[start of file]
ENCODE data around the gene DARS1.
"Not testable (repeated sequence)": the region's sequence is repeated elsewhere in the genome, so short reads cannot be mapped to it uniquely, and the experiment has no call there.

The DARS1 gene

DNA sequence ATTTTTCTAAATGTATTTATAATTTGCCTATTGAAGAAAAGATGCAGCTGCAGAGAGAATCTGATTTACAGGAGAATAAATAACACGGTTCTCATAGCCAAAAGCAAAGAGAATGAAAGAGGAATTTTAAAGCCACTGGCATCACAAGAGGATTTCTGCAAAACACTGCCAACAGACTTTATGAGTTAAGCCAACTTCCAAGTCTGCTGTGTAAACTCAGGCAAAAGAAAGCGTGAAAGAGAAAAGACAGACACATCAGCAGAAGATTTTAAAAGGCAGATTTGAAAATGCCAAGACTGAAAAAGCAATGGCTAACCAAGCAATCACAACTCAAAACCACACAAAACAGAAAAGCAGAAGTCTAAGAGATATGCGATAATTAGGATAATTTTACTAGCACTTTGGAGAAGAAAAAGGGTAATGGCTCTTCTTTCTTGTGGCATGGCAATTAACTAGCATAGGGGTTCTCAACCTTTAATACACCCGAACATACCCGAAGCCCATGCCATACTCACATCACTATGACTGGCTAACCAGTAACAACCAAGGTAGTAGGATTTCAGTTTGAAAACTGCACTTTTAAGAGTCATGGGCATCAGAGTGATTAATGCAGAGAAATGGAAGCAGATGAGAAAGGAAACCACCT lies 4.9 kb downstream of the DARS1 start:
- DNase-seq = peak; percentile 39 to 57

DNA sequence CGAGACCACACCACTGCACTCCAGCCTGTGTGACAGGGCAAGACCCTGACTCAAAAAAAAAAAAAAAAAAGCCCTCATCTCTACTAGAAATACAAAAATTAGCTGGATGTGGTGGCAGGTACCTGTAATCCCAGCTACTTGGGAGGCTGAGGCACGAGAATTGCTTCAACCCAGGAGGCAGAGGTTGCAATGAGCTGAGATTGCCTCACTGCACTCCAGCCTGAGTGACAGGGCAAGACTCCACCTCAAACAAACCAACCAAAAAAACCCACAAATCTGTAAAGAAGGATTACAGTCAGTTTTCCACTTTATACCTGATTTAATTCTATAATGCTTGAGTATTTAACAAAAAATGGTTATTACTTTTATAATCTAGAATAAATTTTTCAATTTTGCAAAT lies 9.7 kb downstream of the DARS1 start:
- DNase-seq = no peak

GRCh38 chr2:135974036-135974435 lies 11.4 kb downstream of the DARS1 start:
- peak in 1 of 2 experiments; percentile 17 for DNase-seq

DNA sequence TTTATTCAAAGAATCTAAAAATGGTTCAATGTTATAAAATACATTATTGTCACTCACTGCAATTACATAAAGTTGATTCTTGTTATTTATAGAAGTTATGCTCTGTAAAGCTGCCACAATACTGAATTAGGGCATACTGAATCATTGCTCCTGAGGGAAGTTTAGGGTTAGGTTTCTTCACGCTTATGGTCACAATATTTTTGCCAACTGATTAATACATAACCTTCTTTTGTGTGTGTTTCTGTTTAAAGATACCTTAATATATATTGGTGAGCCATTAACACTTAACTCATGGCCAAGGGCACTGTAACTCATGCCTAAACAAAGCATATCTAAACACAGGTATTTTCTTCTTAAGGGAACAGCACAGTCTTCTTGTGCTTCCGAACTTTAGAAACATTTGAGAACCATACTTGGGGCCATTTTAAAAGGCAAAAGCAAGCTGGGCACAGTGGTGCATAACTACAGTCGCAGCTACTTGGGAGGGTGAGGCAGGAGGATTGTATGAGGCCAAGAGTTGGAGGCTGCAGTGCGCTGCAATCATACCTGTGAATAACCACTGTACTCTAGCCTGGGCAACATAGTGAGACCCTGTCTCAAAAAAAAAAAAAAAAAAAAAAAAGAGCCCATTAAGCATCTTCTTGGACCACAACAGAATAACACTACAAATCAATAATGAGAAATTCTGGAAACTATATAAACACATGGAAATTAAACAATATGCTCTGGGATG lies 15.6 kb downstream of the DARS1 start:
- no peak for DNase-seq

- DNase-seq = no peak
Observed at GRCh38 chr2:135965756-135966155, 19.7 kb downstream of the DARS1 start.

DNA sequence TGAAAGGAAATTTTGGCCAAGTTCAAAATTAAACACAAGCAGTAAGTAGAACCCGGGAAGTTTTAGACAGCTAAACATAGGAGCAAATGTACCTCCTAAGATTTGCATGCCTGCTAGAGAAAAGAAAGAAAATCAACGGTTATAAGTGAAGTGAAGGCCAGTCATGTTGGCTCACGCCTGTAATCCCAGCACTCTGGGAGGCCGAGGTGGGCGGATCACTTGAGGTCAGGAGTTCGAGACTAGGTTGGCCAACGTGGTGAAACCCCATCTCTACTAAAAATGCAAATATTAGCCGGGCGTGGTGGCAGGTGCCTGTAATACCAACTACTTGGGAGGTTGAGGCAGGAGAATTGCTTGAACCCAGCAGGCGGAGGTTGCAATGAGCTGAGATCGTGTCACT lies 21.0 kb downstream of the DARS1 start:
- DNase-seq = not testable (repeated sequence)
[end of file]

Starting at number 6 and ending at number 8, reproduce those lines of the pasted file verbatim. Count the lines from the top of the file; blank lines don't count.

DNA sequence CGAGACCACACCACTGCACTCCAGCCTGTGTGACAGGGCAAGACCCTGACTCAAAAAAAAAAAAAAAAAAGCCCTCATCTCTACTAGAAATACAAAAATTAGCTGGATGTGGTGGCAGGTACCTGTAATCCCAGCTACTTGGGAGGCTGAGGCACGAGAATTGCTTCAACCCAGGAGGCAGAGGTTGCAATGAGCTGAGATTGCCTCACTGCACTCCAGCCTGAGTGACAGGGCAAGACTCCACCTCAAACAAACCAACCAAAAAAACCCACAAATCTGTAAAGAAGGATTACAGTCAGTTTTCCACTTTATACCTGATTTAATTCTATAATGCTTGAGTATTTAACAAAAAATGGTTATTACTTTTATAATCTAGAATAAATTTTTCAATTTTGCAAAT lies 9.7 kb downstream of the DARS1 start:
- DNase-seq = no peak

GRCh38 chr2:135974036-135974435 lies 11.4 kb downstream of the DARS1 start: